In the New York City Municipal Archives WNYC Sound Collection, we hear the voices of presidents, dignitaries, world leaders, artistic revolutionaries, musical geniuses, luminaries of the literati, and cultural icons. The sounds of a city and a nation are captured through nearly a century of transformations, tribulations, and triumphs. WNYC microphones were present when Admiral Byrd returned from his historic flight over the North Pole in 1926 and when Colonel Charles Lindbergh returned from his solo flight to Paris the following year. Perhaps best known are New York City Mayor F. H. La Guardia's weekly Talk to the People broadcasts over WNYC throughout World War II.
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Novelist and screenwriter James M. Cain promotes his idea for an American Authors Authority that would treat literature as "property." Though it never caught on at the time, Cain's plan offers insight on present-day debates about copyrights.
Harp music plays as announcer Sy Freed quotes Voltaire, “Poetry is the music of the soul and above all of great and inspired souls.” So begins this episode of The Poet Speaks from 1949, featuring poets A.M. Sullivan and Shaemas O’Sheel.
Poet, playwright, and novelist William Packard moderates this 1968 broadcast: Is there a New York poet?
In two excerpts from speeches given in 1946 and 1947 by Secretary of State James F. Byrnes, one can see the tightrope he walked in the years immediately following World War II as the Cold War loomed.
Jack Kerouac famously suggested the Beat Generation is "a swinging group…of new American men intent on joy." Scholars and writers join Kerouac in this 1959 discussion at the Brandeis University Club of New York for a rollicking, witty debate.
In the early hours of February 24, 1949, on the Greek island of Rhodes, Dr. Ralph J. Bunche emerged from the Egyptian-Israeli talks to announce the signing of a General Armistice Agreement.
Better known for his punditry, here mayoral candidate William F. Buckley Jr. complains about delivering stump speeches "without boring the voter, which is bad enough, but without boring yourself, which is worse."
On this 1957 broadcast of The New York Herald-Tribune Books and Authors Luncheon, the German-American scientist and science writer discusses satellite technology and the recent launch of Sputnik.
Musical prodigy and composer Marc Blitzstein, the featured guest on this 1941 installment from WNYC's American Music Festival, increasingly identifies with radical left-wing political movements in the hardscrabble years leading into the Depression.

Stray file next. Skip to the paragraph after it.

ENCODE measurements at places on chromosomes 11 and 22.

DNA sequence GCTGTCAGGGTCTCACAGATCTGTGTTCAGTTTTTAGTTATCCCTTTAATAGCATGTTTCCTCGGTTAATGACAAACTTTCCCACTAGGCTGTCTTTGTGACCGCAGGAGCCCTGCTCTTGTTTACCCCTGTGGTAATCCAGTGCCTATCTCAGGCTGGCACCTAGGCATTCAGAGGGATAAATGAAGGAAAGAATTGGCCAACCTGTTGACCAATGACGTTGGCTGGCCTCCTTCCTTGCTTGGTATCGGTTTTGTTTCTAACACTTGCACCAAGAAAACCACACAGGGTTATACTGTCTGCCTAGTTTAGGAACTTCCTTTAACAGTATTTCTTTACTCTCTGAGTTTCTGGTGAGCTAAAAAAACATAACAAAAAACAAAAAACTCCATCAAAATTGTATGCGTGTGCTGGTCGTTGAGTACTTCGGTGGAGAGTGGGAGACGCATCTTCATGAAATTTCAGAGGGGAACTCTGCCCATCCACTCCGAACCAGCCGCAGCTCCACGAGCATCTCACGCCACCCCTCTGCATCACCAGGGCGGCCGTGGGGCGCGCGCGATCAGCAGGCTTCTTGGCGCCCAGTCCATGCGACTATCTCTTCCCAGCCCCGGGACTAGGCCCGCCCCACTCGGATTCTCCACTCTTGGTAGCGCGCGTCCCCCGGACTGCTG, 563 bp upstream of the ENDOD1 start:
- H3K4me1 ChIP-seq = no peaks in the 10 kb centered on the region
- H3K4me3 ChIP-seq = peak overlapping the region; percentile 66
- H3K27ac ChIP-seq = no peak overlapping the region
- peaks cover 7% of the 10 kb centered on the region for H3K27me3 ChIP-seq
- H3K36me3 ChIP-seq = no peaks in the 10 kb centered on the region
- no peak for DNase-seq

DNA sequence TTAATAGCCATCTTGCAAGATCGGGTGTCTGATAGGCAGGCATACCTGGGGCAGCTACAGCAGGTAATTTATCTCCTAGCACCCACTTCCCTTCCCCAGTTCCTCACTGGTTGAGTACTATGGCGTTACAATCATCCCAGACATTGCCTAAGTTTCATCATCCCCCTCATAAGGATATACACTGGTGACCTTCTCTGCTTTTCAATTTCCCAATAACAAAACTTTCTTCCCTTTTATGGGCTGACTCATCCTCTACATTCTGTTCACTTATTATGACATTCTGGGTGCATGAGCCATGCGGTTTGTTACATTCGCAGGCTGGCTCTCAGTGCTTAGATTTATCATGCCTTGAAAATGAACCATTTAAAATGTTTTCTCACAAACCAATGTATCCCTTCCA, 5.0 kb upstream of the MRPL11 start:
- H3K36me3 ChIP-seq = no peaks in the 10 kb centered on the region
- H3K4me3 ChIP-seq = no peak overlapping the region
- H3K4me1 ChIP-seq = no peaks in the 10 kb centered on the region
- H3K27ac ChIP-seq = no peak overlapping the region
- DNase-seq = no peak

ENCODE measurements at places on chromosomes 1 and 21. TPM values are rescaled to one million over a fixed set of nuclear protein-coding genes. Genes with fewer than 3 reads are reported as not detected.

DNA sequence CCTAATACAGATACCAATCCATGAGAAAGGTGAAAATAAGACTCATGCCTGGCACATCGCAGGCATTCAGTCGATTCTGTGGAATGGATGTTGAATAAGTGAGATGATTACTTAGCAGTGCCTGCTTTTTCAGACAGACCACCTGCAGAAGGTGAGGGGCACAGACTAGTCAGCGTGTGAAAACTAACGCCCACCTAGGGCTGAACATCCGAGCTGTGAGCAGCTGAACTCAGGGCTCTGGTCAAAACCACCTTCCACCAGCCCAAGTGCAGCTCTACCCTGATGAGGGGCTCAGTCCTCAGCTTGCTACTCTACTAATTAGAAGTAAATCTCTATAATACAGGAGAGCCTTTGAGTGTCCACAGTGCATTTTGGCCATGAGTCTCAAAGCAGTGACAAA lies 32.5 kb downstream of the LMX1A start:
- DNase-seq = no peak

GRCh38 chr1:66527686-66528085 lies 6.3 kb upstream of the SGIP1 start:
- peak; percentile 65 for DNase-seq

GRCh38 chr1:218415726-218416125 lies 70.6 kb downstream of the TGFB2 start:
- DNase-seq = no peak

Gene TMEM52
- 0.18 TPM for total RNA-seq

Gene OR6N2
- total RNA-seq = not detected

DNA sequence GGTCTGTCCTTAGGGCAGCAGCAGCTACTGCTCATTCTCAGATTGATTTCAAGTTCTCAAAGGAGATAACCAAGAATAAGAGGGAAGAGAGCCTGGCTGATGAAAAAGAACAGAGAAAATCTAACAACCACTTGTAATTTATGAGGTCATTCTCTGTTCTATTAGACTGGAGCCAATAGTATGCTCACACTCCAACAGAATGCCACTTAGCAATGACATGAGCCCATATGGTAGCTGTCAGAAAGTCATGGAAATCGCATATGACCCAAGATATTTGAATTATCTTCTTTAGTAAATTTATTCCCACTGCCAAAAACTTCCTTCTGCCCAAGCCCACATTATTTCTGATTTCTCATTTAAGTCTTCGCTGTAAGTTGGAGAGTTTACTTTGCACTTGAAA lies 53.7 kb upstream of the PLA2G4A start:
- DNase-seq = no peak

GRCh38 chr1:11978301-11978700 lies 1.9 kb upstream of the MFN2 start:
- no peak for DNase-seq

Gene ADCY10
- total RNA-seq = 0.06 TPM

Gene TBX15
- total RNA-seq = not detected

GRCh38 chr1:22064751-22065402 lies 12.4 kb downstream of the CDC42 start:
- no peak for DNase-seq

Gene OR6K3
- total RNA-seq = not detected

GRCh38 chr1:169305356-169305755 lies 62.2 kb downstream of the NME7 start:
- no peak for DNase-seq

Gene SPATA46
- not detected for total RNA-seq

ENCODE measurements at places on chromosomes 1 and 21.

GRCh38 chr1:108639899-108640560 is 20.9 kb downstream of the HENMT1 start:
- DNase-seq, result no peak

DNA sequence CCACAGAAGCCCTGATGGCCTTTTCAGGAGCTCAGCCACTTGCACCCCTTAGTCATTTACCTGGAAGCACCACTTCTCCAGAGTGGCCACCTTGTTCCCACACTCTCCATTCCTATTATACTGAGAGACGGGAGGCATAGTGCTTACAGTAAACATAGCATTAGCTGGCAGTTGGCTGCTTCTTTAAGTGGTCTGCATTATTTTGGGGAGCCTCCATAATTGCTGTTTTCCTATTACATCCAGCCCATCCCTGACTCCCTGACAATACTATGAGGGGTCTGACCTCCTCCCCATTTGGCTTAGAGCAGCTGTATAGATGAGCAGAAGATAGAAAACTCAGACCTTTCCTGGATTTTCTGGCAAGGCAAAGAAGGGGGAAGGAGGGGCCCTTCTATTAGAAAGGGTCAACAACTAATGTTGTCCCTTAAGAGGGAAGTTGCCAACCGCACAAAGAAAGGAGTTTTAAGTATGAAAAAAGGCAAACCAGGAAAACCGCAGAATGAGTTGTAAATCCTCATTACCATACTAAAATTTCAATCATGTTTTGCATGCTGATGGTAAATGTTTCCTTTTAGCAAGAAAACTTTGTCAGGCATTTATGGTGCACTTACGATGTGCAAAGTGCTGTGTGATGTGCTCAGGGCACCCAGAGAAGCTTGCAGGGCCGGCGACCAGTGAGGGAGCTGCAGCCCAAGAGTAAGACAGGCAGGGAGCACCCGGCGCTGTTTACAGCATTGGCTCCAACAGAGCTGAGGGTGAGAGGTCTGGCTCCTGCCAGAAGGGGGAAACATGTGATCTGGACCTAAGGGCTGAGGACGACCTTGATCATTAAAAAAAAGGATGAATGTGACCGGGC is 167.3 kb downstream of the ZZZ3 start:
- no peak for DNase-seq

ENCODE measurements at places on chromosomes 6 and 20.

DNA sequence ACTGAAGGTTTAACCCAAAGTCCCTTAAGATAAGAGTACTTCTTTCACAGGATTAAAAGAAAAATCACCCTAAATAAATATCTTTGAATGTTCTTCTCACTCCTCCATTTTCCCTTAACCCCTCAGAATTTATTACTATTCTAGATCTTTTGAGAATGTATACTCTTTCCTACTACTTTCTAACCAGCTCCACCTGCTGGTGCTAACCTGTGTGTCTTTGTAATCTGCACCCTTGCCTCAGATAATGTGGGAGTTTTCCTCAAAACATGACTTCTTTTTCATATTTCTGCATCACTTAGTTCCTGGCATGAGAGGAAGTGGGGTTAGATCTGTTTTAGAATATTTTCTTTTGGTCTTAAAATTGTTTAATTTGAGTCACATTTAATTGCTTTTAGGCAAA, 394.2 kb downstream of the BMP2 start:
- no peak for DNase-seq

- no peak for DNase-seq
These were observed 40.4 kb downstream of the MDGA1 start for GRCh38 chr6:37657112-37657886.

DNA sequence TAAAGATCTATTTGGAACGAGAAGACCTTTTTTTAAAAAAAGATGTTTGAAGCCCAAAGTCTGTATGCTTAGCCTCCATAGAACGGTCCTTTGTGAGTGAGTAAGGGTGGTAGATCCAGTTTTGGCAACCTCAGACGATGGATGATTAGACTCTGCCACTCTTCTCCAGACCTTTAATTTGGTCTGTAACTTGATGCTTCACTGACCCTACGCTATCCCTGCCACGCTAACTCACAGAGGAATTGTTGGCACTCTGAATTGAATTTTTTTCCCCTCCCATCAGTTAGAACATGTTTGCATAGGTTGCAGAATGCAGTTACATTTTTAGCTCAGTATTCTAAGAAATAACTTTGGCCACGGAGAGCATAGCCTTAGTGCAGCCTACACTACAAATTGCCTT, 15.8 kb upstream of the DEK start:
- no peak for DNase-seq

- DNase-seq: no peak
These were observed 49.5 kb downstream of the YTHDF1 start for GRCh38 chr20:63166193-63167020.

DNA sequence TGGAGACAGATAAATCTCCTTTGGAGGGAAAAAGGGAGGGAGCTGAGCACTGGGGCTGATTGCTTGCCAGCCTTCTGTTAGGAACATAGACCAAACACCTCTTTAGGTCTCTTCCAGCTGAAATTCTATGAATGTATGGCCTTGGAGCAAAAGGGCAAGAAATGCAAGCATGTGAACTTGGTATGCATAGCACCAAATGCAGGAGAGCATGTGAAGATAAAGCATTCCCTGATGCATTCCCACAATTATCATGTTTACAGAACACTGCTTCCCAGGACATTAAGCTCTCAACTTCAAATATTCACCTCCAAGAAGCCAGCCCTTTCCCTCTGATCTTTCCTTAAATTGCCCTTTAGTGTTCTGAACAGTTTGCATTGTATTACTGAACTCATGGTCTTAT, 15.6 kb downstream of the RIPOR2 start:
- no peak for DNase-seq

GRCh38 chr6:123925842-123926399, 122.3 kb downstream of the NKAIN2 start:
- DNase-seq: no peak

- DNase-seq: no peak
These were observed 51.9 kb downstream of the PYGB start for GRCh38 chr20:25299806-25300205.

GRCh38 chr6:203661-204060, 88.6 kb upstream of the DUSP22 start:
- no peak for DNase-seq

Former First Lady Eleanor Roosevelt interviews her friend Mary McLeod Bethune in a 1949 radio broadcast in support of 'interracial understanding.'
In this 1964 talk, Louis Auchincloss, author of the new book The Rector of Justin, describes the great themes facing writers and offers generous advice to those of his profession.
This Overseas Press Club conference is a reminder of the unfortunately routine institutionalized gender oppression in American industry. Featuring deft pilots in the Angel Derby, an all-female air race from New York to the Bahamas, this panel's male moderator and reporters dole out condescension and hostility, but "the girls" hold steady despite the dismissive questioning.
As eloquent in her speech as she is in her song, the contralto Marian Anderson addresses the issues of prejudice and segregation head-on in this 1957 Books and Authors Luncheon appearance.
In this recording from April 26, 1967, Svetlana Alliluyeva, the daughter of Joseph Stalin, fields a variety of questions from the New York press after leaving her homeland. "I feel like Valentina Tereshkova at her first flight into space," she confesses, referring to the first female cosmonaut.
Steve Allen's short story collection Fourteen for Tonight is the ostensible reason for his appearance at this 1956 Books and Authors Luncheon, where the "Tonight Show" host treated assembled guests more as a television audience, relying on his stand-up comedy technique and a few book-oriented jokes. Television itself, still a novelty, provided much of the material.
In this broadcast of Maincurrents, three panelists -- all men -- examine recent legislation to "liberalize" existing abortion restrictions, leading to a wide-ranging discussion of the practice, both in the United States and abroad, as well as the historical basis for restrictions.
This episode is from the WNYC archives. It may contain language which is no longer politically or socially appropriate.
Abruptly begins with audio from United Nations, interrupted at 4:30 in for the City Hall reception for the New York Mets, winners of the 1969 World Series.
Press conference with George Foreman, Olympic gold medalist and a graduate of the Job Corp. He is setting of on a tour of the United States through the Office of Economic Opportunity in Washington, DC.